More than a year into retirement, Calvin Johnson doesn’t have the warm and fuzzies about the Detroit Lions.
Johnson revealed to the Detroit Free Press over the weekend that he’s not thrilled with how he was treated by the Lions when he stepped away from the game. He was asked about the possibility of his jersey being retired.
“I don’t even like to talk Lions too much just because the way our relationship ended,” Johnson said. “If they see me around here, we’ll see. But hey, I don’t know.”
Oh. Megatron wasn’t done sounding off.
“I don’t feel any kind of way, but I just didn’t feel like I was treated the way I should have been treated on the way out,” Johnson said. “That’s all. I mean, it’s all good. I’m not tripping. I don’t feel any kind of way, just hey, that’s what they did. Hey, it is what is.”
What’s Johnson upset about? As with many disputes in life, it can be traced back to money. And it seems the team and one of its greatest players are sideways over $320,000.
The Lions asked Johnson repay a prorated portion of his signing bonus when he retired after the 2015 season. That amount, from his 2012 contract, was $3.2 million. Dave Birkett of the Detroit Free Press reported that according to NFLPA records, Johnson repaid $320,000 and the Lions announced the matter was settled.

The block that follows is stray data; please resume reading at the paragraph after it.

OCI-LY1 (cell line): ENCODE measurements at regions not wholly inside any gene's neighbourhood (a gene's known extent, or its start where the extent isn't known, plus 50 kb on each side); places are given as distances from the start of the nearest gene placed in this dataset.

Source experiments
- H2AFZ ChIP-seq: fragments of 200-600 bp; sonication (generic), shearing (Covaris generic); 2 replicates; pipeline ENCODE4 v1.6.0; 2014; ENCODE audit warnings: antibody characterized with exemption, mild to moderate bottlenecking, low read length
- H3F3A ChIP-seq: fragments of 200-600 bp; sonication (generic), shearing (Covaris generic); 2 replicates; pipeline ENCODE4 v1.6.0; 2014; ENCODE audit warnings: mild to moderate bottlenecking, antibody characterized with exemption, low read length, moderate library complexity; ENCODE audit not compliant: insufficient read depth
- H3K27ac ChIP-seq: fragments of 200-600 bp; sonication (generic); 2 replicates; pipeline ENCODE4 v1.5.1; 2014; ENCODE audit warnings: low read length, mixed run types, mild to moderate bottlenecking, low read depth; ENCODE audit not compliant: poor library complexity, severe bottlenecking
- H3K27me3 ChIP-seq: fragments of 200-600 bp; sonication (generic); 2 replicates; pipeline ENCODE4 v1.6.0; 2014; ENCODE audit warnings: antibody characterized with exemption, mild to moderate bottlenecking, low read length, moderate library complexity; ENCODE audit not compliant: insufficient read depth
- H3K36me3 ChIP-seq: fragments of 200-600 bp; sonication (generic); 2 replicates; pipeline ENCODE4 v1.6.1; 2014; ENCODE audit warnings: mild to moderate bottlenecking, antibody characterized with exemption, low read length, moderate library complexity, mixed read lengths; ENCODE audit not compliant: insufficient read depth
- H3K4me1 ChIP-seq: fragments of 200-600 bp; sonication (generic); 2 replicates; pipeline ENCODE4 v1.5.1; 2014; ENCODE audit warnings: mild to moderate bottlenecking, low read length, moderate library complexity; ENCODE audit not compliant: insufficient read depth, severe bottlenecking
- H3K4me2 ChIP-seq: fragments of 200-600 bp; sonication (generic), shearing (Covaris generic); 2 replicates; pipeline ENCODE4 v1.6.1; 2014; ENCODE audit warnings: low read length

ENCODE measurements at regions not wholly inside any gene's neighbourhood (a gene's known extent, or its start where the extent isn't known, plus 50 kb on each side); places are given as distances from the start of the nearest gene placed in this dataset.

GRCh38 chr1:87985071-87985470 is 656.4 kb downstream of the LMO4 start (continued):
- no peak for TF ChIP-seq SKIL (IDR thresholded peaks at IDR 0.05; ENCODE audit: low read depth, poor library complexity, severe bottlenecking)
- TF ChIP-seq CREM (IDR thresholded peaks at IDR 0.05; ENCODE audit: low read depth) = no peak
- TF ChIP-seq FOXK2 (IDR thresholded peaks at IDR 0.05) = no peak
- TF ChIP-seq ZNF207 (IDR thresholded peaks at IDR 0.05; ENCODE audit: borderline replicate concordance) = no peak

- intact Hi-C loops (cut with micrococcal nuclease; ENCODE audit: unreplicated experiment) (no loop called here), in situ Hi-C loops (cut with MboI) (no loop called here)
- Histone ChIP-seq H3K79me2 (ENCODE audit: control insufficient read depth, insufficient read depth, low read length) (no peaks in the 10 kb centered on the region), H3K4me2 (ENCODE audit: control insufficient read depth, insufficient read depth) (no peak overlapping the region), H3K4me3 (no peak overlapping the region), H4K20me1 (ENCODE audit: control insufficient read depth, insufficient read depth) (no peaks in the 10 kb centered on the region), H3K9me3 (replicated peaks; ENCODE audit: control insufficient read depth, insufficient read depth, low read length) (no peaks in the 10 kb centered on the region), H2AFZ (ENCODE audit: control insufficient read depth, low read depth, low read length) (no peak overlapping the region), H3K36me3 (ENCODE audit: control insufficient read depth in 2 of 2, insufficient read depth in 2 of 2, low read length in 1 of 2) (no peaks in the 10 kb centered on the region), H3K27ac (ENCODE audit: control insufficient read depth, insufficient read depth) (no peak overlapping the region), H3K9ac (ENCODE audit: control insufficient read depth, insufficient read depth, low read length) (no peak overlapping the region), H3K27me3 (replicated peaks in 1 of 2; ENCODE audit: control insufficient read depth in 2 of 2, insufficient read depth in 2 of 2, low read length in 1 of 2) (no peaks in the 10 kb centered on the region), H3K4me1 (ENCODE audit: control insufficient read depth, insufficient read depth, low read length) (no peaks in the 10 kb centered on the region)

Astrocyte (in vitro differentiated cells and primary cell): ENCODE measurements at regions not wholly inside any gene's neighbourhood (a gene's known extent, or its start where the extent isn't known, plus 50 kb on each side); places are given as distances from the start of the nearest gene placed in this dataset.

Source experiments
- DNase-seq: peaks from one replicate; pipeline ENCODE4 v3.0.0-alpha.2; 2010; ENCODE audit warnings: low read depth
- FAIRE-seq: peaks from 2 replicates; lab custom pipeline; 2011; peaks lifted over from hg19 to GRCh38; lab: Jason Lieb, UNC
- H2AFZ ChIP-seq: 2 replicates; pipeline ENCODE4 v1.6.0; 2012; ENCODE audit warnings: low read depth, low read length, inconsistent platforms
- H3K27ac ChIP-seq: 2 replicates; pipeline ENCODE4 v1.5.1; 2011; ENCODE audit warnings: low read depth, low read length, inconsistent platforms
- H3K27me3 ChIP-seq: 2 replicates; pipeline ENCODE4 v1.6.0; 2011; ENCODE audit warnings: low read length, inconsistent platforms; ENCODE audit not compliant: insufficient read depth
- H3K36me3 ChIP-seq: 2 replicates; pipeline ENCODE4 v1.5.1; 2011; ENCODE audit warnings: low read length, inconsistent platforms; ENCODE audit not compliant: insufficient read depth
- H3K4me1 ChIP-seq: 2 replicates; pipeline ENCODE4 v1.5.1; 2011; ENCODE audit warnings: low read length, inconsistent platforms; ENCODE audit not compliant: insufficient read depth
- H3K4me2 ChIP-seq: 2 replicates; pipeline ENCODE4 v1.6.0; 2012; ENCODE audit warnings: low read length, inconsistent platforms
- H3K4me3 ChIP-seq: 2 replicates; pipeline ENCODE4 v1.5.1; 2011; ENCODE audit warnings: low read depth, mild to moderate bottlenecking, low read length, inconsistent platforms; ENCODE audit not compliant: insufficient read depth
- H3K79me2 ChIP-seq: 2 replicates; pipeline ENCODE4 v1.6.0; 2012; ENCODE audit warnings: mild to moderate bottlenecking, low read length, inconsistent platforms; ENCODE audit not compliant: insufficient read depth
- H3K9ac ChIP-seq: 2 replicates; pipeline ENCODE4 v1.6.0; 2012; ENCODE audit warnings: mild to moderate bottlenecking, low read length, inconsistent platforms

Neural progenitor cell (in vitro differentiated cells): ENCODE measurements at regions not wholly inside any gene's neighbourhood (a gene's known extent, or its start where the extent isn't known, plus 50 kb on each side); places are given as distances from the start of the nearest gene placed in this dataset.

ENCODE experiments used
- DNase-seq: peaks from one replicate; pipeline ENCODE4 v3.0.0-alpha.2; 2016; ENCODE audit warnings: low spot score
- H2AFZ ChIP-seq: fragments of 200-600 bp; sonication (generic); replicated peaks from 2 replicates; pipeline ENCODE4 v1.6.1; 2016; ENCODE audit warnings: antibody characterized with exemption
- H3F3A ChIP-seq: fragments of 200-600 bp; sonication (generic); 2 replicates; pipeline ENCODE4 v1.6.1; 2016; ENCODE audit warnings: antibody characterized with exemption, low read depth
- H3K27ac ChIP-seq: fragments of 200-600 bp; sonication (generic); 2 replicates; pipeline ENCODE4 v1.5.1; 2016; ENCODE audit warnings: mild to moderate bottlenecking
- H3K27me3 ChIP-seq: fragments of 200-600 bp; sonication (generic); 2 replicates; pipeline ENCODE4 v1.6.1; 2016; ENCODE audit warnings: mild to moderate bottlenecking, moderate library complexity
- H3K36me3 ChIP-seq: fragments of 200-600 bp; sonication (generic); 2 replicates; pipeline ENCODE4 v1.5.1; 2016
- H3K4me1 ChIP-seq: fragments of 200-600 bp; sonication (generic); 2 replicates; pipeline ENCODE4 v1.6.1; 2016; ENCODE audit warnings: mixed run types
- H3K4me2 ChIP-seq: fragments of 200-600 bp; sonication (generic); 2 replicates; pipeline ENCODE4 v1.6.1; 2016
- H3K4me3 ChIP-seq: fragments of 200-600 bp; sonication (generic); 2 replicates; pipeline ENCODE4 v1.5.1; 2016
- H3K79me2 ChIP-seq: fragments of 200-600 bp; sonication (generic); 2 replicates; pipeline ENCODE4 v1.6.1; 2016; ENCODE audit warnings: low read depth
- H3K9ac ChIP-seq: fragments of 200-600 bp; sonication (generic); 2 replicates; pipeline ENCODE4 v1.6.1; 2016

Maybe the Lions considered the matter closed, but Johnson clearly hasn’t moved on.
Usually these disputes get forgotten over time, and it seems like a $320,000 repayment wouldn’t preclude Johnson from having a relationship with his only NFL team. But it has been more than a year and Johnson still hasn’t let it go.
The Lions look bad for trying to get a relatively small amount of money back when Johnson clearly just was done with the NFL and didn’t want to play anymore. Other teams have had the option of recouping signing bonus money but let players keep it (the Dallas Cowboys let Tony Romo keep $5 million they could have asked for, as Birkett pointed out).
Johnson also looks petty for holding a grudge because he wasn’t allowed to keep all the money from his signing bonus when he retired before he fulfilled his contract. And, for practical purposes, Johnson got a gift of about $2.9 million upon retirement, when he only had to pay back 10 percent of the prorated part of the signing bonus.
Presumably this won’t last forever. Lions fans have been through enough; they shouldn’t be denied being able to celebrate the career of one of the best receivers ever over some repaid signing bonus money.
– – – – – – –